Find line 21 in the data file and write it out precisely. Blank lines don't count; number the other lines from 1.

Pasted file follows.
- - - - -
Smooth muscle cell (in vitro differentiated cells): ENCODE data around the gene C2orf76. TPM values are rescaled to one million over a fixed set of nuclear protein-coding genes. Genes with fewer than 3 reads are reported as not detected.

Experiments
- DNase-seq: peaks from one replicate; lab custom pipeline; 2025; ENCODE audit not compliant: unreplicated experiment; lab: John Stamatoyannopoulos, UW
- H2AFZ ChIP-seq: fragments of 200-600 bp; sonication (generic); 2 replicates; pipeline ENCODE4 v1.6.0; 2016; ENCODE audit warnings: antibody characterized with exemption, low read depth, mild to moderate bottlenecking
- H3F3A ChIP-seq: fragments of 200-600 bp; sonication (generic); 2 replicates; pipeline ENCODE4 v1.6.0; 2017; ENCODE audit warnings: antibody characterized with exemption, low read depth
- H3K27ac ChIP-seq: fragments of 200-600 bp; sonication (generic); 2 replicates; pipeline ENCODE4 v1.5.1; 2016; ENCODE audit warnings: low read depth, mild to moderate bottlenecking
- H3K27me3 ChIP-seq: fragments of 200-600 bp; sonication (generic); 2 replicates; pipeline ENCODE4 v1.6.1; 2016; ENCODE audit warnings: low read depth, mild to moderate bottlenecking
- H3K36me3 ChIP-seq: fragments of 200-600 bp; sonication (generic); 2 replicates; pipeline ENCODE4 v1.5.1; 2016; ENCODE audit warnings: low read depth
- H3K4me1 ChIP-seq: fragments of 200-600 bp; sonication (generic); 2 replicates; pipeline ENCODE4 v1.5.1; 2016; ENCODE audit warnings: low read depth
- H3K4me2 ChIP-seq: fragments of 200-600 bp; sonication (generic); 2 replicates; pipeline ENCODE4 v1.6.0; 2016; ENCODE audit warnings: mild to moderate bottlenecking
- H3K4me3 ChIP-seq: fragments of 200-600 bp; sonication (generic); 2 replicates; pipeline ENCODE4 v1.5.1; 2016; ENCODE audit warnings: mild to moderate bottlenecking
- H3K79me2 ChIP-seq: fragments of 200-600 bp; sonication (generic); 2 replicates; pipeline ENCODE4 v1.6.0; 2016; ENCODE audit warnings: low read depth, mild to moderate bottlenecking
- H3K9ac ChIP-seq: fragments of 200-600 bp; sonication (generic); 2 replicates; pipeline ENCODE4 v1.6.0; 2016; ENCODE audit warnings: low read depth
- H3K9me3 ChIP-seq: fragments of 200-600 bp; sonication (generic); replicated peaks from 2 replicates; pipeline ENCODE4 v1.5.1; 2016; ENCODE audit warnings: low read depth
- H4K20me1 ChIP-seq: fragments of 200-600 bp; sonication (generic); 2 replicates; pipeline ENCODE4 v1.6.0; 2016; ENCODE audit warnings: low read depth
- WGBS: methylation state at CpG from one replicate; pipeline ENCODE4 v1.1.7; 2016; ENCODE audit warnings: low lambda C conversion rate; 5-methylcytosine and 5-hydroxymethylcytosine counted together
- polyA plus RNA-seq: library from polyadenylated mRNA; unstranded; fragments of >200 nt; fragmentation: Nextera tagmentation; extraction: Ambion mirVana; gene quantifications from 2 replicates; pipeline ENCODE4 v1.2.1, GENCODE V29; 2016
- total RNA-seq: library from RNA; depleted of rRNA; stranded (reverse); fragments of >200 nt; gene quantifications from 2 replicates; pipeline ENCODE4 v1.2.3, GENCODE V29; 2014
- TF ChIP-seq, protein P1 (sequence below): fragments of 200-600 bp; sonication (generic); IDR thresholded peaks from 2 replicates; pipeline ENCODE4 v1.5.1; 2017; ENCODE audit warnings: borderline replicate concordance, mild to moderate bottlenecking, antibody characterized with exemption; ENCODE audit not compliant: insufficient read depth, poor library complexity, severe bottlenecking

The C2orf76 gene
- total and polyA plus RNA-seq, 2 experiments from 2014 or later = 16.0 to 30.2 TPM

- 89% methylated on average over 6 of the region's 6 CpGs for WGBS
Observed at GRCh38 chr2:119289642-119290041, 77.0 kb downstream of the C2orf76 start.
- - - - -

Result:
- total and polyA plus RNA-seq, 2 experiments from 2014 or later = 16.0 to 30.2 TPM